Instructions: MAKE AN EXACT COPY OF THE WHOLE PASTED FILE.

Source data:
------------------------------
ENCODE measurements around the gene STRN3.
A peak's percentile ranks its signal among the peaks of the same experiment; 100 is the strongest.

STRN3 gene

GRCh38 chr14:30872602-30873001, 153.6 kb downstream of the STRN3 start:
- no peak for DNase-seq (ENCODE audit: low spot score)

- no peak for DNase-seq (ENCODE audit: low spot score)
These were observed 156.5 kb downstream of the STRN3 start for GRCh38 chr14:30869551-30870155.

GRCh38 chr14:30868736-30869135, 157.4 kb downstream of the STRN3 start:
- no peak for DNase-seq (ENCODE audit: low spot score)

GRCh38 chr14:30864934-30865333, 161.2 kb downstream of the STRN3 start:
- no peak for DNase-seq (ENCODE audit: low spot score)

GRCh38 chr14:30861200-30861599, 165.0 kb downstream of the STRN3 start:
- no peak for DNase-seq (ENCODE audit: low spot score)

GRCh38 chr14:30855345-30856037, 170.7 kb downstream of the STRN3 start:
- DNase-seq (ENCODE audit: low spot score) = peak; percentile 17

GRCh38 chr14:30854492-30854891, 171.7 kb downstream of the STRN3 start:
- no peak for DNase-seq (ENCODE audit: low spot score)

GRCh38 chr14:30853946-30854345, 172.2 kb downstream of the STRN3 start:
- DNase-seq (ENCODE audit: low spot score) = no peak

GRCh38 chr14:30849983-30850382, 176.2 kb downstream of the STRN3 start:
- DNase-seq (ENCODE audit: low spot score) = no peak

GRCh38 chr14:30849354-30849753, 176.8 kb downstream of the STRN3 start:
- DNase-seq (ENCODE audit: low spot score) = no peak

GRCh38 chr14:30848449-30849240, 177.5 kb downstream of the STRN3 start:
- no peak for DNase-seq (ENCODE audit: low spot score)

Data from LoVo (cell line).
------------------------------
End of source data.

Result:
ENCODE measurements around the gene STRN3.
A peak's percentile ranks its signal among the peaks of the same experiment; 100 is the strongest.

STRN3 gene

GRCh38 chr14:30872602-30873001, 153.6 kb downstream of the STRN3 start:
- no peak for DNase-seq (ENCODE audit: low spot score)

- no peak for DNase-seq (ENCODE audit: low spot score)
These were observed 156.5 kb downstream of the STRN3 start for GRCh38 chr14:30869551-30870155.

GRCh38 chr14:30868736-30869135, 157.4 kb downstream of the STRN3 start:
- no peak for DNase-seq (ENCODE audit: low spot score)

GRCh38 chr14:30864934-30865333, 161.2 kb downstream of the STRN3 start:
- no peak for DNase-seq (ENCODE audit: low spot score)

GRCh38 chr14:30861200-30861599, 165.0 kb downstream of the STRN3 start:
- no peak for DNase-seq (ENCODE audit: low spot score)

GRCh38 chr14:30855345-30856037, 170.7 kb downstream of the STRN3 start:
- DNase-seq (ENCODE audit: low spot score) = peak; percentile 17

GRCh38 chr14:30854492-30854891, 171.7 kb downstream of the STRN3 start:
- no peak for DNase-seq (ENCODE audit: low spot score)

GRCh38 chr14:30853946-30854345, 172.2 kb downstream of the STRN3 start:
- DNase-seq (ENCODE audit: low spot score) = no peak

GRCh38 chr14:30849983-30850382, 176.2 kb downstream of the STRN3 start:
- DNase-seq (ENCODE audit: low spot score) = no peak

GRCh38 chr14:30849354-30849753, 176.8 kb downstream of the STRN3 start:
- DNase-seq (ENCODE audit: low spot score) = no peak

GRCh38 chr14:30848449-30849240, 177.5 kb downstream of the STRN3 start:
- no peak for DNase-seq (ENCODE audit: low spot score)

Data from LoVo (cell line).